These days, guessing weak passwords on important accounts such as Single Sign-On (SSO) often comes down to two basic techniques – brute forcing or password spraying.
Brute forcing tries lots of common passwords against each account until it finds the correct one, but the technique struggles against password systems that impose limits on the number of incorrect tries in a given period.
Password spraying tries to solve this by trying the same common passwords against lots of accounts at a much slower rate, reducing the chances of being locked out or of the attack being noticed.
If you’re a Premium 1 account customer of Microsoft’s Azure AD cloud service or Windows Server Active Directory, the company has just released a preview of a new tool to block this kind of attack.
Called Azure AD Password Protection, the tool prevents users from setting a password from the company’s list of the 500 most common and easily-guessed examples, including around one million of the most frequent character substitutions.
Admins can supplement this with their own list of blocked passwords that might be specific to their organisation (for example utilising a company name or product).
Traditionally, password creation has worked the other way around, allowing people to choose any password they like as long as it was of a certain length and deemed to be complex.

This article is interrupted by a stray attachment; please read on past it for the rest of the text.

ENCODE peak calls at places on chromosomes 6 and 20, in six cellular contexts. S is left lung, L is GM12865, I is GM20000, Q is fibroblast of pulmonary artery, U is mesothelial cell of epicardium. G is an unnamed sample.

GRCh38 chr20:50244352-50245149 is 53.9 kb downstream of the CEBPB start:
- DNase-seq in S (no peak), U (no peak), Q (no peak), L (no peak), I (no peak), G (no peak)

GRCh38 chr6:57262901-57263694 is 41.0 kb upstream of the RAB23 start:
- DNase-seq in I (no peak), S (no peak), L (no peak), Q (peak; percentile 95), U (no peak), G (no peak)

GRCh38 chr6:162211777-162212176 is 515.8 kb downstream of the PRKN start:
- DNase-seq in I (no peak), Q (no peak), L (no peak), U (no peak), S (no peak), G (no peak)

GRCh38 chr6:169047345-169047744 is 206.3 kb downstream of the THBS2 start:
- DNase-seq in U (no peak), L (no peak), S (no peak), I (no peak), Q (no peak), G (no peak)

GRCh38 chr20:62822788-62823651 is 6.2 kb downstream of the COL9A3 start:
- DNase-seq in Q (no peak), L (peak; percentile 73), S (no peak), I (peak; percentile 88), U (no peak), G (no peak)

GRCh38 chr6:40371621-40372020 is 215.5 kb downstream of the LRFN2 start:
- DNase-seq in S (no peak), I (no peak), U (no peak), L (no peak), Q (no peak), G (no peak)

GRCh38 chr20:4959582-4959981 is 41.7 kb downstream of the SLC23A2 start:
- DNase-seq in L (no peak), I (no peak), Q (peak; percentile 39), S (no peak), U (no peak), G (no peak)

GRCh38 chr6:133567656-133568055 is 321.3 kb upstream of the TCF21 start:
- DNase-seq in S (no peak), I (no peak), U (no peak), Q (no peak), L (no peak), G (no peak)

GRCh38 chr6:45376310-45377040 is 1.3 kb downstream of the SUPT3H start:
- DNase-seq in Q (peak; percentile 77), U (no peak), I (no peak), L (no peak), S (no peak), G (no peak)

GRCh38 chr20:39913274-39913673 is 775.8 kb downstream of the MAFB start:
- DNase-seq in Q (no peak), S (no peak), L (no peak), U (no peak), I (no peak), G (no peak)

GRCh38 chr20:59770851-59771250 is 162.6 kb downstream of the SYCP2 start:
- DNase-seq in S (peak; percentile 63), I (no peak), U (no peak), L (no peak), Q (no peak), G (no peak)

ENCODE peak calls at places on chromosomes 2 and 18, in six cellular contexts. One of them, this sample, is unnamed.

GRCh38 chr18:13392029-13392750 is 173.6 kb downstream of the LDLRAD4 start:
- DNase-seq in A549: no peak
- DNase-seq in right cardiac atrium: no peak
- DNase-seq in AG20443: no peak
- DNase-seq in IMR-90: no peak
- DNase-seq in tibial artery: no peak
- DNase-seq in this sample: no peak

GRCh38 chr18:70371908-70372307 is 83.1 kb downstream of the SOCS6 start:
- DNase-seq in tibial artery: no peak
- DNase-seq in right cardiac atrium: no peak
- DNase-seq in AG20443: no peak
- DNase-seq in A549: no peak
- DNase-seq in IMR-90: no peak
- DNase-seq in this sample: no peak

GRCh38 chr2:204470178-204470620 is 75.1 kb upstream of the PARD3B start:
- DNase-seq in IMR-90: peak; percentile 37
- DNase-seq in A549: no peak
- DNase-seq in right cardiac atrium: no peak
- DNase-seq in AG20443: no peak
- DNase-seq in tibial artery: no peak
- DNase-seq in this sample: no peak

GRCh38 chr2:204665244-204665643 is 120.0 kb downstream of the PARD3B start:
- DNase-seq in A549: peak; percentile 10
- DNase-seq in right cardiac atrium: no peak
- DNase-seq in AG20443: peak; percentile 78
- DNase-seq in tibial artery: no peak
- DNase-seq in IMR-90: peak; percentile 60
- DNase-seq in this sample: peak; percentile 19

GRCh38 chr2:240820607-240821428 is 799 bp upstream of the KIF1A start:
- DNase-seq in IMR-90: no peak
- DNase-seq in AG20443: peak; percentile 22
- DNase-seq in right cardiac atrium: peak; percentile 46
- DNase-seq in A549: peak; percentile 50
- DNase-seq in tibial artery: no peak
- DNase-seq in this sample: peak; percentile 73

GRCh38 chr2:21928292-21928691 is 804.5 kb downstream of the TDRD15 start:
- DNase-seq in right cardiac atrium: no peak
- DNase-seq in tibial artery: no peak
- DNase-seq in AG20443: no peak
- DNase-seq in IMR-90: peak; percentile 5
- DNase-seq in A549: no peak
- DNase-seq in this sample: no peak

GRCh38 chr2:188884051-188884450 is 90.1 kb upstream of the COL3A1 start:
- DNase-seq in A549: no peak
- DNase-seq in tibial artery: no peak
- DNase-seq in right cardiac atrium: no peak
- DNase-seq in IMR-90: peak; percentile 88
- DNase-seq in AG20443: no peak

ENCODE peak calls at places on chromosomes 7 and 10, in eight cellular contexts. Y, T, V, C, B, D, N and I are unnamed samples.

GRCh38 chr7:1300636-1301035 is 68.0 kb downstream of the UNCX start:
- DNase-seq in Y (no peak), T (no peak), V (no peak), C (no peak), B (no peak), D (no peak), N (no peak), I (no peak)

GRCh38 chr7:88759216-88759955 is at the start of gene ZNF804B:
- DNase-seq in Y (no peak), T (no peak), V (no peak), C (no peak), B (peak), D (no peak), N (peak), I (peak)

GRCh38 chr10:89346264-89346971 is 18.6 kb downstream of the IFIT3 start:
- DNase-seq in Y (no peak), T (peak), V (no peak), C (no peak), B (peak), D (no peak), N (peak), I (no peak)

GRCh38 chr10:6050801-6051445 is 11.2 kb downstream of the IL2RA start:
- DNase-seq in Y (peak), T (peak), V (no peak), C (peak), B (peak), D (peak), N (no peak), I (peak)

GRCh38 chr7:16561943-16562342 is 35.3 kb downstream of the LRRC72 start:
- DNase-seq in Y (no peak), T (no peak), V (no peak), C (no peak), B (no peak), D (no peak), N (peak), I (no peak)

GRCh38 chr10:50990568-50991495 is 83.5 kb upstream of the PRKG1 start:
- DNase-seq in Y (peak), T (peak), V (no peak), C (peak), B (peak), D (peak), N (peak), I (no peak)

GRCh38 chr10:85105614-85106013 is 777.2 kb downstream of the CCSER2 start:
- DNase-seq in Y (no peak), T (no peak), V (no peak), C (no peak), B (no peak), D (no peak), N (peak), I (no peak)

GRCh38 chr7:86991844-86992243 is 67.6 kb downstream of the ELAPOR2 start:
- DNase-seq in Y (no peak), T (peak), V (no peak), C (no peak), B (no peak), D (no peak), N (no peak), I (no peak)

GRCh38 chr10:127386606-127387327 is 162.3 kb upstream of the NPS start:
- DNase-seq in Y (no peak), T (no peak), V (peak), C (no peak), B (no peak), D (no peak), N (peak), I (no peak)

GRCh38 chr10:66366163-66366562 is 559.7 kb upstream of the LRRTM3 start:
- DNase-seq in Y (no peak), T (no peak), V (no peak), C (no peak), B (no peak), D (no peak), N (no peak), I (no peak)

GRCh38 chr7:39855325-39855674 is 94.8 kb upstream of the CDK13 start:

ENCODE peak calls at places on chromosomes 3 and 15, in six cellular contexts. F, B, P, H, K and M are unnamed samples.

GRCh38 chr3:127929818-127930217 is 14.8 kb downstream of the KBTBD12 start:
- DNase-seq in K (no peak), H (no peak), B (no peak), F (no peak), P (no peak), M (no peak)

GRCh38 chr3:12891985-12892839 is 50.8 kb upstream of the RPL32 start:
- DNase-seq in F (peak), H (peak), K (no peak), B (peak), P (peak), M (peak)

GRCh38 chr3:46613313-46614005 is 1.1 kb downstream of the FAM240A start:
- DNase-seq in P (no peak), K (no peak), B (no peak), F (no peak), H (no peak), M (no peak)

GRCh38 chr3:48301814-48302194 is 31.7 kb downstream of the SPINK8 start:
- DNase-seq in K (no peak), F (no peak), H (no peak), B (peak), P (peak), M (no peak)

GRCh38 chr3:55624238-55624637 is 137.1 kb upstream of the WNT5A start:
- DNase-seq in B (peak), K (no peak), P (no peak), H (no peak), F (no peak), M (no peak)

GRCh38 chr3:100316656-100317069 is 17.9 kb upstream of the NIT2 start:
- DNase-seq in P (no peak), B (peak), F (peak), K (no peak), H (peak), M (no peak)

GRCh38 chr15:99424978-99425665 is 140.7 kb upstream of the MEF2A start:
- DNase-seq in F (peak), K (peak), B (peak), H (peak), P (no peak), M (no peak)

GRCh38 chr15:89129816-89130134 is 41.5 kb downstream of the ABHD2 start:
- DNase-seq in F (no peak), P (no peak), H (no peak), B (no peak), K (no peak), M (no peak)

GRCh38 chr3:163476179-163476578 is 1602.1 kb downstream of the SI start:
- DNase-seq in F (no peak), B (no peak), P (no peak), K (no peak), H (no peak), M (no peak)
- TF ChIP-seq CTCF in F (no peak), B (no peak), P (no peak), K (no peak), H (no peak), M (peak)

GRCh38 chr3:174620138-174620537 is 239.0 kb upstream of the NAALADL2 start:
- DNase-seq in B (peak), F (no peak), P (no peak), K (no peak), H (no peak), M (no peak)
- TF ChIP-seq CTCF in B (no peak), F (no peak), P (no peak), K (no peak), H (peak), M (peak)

This approach has struggled because what users think is long and complex – passwords like “P@$$w0rd1!” – can turn out to be weak because everyone uses the same guessable variations.
There is also a tendency to re-use the same passwords, which means that one cracked password results in an open sesame on multiple accounts.
For this reason, US standards body NIST’s 2017 password guidance was updated to promote the approach used by Azure AD Password Protection:
It is recommended that passwords chosen by users be compared against a “black list” of unacceptable passwords.
The theory is sound, but there are limitations. For a start, is 500 common passwords plus variations enough? In many cases, yes, but even good passwords can become vulnerable if they are compromised during a breach, say.
This might be why Microsoft has also released a second Azure tool, Smart Lockout:
Smart Lockout is our lockout system that uses cloud intelligence to lock out bad actors who are trying to guess your users’ passwords. That intelligence can recognize sign-ins coming from valid users and treats those differently than ones that attackers and other unknown sources.
UPDATE, 26 June 2018: In a separate post, Microsoft has announced a public preview of a setting that will make multi-factor authentication (MFA) the default for Azure AD admin accounts.